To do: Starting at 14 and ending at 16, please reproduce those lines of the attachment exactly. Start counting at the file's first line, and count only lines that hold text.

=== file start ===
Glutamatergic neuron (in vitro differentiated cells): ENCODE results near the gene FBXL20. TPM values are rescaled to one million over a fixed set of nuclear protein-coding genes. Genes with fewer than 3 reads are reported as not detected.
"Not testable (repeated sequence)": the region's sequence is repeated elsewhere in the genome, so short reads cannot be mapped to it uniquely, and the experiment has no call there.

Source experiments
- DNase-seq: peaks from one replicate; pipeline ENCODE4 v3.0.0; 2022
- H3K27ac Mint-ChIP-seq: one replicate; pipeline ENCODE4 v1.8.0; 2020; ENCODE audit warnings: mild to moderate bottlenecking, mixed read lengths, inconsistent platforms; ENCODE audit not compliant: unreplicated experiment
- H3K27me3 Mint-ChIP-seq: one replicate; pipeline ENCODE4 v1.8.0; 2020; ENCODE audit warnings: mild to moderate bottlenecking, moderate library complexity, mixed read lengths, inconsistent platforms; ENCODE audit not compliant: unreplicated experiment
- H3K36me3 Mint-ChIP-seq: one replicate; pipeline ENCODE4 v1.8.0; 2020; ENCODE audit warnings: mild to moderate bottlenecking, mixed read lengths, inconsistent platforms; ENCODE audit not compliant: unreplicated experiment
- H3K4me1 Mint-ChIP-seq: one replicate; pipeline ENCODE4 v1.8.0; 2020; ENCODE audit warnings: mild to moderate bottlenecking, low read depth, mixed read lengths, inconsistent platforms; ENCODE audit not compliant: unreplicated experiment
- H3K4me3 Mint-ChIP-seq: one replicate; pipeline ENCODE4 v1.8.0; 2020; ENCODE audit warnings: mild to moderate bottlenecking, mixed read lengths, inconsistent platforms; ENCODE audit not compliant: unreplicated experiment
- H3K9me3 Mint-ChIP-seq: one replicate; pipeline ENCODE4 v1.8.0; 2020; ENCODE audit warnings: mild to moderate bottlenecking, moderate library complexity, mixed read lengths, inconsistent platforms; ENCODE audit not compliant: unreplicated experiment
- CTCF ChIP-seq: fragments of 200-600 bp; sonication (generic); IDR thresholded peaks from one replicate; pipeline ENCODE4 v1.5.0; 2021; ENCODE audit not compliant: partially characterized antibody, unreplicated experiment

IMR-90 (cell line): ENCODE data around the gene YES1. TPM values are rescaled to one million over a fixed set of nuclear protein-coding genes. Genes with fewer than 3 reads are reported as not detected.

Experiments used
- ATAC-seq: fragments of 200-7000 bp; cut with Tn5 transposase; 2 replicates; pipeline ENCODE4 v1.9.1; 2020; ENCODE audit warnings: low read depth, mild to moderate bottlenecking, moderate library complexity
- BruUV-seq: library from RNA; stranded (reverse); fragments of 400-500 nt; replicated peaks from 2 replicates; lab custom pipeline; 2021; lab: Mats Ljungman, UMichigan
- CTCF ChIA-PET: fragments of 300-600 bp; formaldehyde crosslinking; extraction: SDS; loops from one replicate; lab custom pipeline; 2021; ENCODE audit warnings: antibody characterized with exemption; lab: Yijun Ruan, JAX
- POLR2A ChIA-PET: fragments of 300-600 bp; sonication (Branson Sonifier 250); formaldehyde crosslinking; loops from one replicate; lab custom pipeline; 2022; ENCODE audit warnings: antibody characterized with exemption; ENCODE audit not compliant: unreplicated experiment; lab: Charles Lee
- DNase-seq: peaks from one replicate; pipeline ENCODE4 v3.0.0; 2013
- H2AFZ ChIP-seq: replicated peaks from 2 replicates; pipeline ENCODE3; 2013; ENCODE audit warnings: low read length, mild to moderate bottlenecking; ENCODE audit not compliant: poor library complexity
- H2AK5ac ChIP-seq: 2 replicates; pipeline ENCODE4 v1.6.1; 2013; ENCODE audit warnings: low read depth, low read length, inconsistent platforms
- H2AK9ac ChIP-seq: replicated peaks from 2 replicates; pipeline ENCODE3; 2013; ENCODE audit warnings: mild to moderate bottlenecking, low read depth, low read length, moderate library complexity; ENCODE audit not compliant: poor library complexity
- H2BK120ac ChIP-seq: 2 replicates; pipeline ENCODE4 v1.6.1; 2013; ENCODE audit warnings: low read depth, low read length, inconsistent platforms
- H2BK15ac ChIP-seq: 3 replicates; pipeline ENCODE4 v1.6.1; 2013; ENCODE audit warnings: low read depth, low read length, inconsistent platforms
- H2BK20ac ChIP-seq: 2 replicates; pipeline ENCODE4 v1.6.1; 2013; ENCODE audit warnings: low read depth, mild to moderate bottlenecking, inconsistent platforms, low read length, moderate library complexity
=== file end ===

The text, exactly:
- ATAC-seq: fragments of 200-7000 bp; cut with Tn5 transposase; 2 replicates; pipeline ENCODE4 v1.9.1; 2020; ENCODE audit warnings: low read depth, mild to moderate bottlenecking, moderate library complexity
- BruUV-seq: library from RNA; stranded (reverse); fragments of 400-500 nt; replicated peaks from 2 replicates; lab custom pipeline; 2021; lab: Mats Ljungman, UMichigan
- CTCF ChIA-PET: fragments of 300-600 bp; formaldehyde crosslinking; extraction: SDS; loops from one replicate; lab custom pipeline; 2021; ENCODE audit warnings: antibody characterized with exemption; lab: Yijun Ruan, JAX